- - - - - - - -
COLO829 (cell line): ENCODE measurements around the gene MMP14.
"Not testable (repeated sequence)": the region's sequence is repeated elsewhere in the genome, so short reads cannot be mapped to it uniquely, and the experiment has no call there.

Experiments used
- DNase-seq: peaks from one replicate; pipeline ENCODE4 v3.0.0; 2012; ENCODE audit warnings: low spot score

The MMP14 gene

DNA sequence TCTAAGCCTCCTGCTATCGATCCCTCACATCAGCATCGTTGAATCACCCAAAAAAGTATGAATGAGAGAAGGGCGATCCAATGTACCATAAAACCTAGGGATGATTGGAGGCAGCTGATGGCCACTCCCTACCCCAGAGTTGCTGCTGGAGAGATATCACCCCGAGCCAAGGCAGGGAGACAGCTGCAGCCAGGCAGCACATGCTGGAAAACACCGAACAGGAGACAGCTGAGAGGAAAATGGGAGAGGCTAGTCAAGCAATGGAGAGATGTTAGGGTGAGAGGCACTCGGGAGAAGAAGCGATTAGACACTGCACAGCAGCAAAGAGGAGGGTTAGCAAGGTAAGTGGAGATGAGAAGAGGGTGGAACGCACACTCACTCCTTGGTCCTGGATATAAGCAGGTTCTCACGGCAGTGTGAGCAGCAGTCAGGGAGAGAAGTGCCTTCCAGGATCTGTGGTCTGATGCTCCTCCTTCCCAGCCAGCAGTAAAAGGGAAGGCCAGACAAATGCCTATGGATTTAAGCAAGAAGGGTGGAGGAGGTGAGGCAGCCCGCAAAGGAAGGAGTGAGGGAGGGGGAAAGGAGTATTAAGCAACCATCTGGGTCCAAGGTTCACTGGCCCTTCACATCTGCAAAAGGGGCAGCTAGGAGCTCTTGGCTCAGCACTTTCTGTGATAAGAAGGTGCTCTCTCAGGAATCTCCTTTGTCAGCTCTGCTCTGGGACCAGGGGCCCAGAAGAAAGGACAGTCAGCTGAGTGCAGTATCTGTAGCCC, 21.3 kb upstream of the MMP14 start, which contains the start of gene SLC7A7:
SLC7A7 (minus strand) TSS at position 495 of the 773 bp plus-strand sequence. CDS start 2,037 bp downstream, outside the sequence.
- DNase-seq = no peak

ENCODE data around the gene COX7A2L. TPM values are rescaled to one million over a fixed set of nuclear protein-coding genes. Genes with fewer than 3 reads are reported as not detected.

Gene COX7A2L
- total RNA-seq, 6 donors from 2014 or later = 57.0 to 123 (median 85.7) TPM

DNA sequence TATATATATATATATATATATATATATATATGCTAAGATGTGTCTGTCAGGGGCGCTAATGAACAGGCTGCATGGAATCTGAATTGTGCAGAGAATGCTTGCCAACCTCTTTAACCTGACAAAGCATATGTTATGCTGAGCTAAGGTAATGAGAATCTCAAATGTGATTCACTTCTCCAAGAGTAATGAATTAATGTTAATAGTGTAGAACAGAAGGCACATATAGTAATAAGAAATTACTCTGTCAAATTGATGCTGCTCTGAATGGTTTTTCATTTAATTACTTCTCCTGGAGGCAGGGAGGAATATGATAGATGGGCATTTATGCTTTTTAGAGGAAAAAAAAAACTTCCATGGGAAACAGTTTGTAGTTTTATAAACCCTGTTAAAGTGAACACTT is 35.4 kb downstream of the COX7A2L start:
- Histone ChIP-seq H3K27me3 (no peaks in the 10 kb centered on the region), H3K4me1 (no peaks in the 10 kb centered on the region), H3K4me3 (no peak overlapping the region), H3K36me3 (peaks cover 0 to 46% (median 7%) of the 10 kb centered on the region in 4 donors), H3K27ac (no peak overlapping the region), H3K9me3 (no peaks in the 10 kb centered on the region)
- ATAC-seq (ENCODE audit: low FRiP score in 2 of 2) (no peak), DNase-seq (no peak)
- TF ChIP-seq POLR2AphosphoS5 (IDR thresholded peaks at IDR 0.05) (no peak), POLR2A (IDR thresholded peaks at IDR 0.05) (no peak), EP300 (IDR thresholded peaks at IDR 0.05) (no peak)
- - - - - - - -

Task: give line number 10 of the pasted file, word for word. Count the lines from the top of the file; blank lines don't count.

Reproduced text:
Gene COX7A2L